In news of the strange, U.S. Warns About Canadian Spy Coins
The U.S. report doesn’t suggest who might be tracking American defense contractors or why. It also doesn’t describe how the Pentagon discovered the ruse, how the transmitters might function or even which Canadian currency contained them.
Further details were secret, according to the U.S. Defense Security Service, which issued the warning to the Pentagon’s classified contractors. The government insists the incidents happened, and the risk was genuine.
“What’s in the report is true,” said Martha Deutscher, a spokeswoman for the security service. “This is indeed a sanitized version, which leaves a lot of questions.”
Top suspects, according to outside experts: China, Russia or even France – all said to actively run espionage operations inside Canada with enough sophistication to produce such technology.
The Canadian Security Intelligence Service said it knew nothing about the coins.
And no this is not from some right-wing paranoid web site it is from Physorg.com.
Credit where it is do, Devastating Criticism on Iraq by Both Parties
Perhaps surprisingly, the language changed little when it was the Republicans’ turn. “You’ve clearly heard the skepticism that has been expressed this morning by so many of my colleagues, and for good reason,” said Senator Lisa Murkowski of Alaska. Senator George V. Voinovich of Ohio, noting that he previously went along with the president and “bought into his dream,” demanded the administration “do a much better job” of explaining its strategy. A smattering of applause erupted when Senator Chuck Hagel of Nebraska warned that Mr. Bush’s new plan would be “the most dangerous foreign policy blunder in this country since Vietnam, if it’s carried out.”
The only thing about Republicans, including Chuck Hagel is that talk is cheap. If it comes to a showdown will Murkowski, Voinovich, Hagel and other what passes for moderate conservatives put their votes where their mouths are.
President Bush told Americans last night that failure in Iraq would be a disaster. The disaster is Mr. Bush’s war, and he has already failed. Last night was his chance to stop offering more fog and be honest with the nation, and he did not take it.
Americans needed to hear a clear plan to extricate United States troops from the disaster that Mr. Bush created. What they got was more gauzy talk of victory in the war on terrorism and of creating a “young democracy” in Iraq. In other words, a way for this president to run out the clock and leave his mess for the next one.
These are the questions that every American should be asking; after three years of turning corners where some ill defined victory was around every one of those corners why didn’t he acknowledge then he didn’t have things under control and why should the American people trust him to suddenly turn a civil war around. A civil war that he let spiral out of control with his first plan. The advertising campaign was very successful – Iraq, al-Queda, 9-11 and national security were all tied together, if you questioned any part of it you were pro-terrorists. There was and still is no room for honest disagreement over policy, you’re either pro whatever new and improved snake oil Bush is selling this week or you’re pro failure. How many times does Bush have to fail before American says no more.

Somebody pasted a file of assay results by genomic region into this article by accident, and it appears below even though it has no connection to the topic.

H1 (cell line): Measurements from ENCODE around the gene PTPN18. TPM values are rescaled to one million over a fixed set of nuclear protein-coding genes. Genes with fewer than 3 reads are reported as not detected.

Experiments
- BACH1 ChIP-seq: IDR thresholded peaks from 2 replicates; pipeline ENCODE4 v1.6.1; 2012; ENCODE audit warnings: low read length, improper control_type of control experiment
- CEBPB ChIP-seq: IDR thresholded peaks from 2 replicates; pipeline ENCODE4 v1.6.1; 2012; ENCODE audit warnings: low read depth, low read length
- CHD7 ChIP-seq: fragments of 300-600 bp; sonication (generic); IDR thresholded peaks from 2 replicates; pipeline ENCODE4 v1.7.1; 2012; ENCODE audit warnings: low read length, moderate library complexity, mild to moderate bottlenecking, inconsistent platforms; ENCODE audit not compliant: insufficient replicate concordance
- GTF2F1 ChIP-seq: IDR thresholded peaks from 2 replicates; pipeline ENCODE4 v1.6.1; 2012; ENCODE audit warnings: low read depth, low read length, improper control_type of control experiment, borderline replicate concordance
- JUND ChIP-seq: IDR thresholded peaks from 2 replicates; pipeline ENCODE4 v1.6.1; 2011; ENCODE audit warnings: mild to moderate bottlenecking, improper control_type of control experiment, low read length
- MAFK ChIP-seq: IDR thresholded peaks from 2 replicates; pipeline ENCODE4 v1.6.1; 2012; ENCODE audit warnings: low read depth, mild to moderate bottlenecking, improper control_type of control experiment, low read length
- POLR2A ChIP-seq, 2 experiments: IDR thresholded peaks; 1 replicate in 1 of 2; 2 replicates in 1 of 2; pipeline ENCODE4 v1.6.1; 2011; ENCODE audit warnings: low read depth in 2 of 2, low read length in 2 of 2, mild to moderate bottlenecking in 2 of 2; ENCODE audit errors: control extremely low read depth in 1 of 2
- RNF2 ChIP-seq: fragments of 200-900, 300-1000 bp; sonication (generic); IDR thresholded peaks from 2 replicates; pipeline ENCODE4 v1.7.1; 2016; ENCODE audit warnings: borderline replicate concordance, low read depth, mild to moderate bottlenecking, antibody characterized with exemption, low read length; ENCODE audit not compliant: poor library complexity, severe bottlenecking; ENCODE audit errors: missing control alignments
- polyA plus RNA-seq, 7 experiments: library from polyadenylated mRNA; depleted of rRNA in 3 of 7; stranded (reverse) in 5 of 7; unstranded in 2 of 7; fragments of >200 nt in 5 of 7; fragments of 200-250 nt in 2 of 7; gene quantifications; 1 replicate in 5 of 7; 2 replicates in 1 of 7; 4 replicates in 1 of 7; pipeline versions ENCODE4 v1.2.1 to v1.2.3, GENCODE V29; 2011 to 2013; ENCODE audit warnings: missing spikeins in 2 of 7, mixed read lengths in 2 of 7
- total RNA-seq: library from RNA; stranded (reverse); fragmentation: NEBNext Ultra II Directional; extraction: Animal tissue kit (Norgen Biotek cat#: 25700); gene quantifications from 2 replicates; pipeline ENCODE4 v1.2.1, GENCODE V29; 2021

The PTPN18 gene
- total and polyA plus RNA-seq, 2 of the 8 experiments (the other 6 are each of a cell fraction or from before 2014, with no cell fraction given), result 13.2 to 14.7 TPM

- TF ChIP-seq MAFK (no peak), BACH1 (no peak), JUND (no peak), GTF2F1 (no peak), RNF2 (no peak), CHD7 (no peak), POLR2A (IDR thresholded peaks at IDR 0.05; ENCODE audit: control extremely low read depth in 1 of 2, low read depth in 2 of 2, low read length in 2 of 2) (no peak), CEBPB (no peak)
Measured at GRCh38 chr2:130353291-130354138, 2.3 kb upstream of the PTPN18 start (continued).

“The plan can be developed according to the needs,” Mr. Dabbagh said. Then he added tartly, “What is suitable for our conditions in Iraq is what we decide, not what others decide for us.”
The spokesman’s remarks, and a similarly dyspeptic tone that was adopted by Shiite politicians with close ties to Mr. Maliki, pointed to the double-bind Mr. Bush finds himself in. Faced with low levels of public support for his new military push and a Democratic leadership in Congress that has said it will fight him over it, he also confronts the uncomfortable prospect of foot-dragging in Baghdad over the troop increases and the benchmarks he has set for the Iraqis.
While senior officials in Washington have presented the new war plan as an American adaptation of proposals that were first put to Mr. Bush by Mr. Maliki when the two men met in the Jordanian capital of Amman in November, the picture that is emerging in Baghdad is quite different. What Mr. Maliki wanted, his officials say, was in at least one crucial respect the opposite of what Mr. Bush decided: a lowering of the American profile in the war, not the increase Mr. Bush has ordered.
Bush and the warbloggers are always telling us what the Iraqis want and nothing has changed the Iraqis never want what the Right says they do.
China is the new factor in global politics and economics, and its rulers and people know it. It now has more than $1 trillion of foreign exchange reserves, the world’s largest. It is the single most important financier of the United States’ enormous trade deficit. It is the world’s second largest importer of oil. Before 2010, it will be the world’s largest exporter of goods. It is, comfortably, the world’s second largest military power. Last year, the Pentagon’s four-yearly defence review stated that China is the power most likely to ‘field disruptive military technologies that could over time offset traditional US military advantages’. A new great power is in the making, but one whose pursuit of its self-interest takes the amorality of power to a new plane. It is not just the Chinese who should be concerned about its institutional and moral failings; all of us should be.
This same warning could be applied to the neocons of the American Right, “but one whose pursuit of its self-interest takes the amorality of power to a new plane.”
“Advertising is the art of convincing people to spend money they don’t have for something they don’t need” – Will Rogers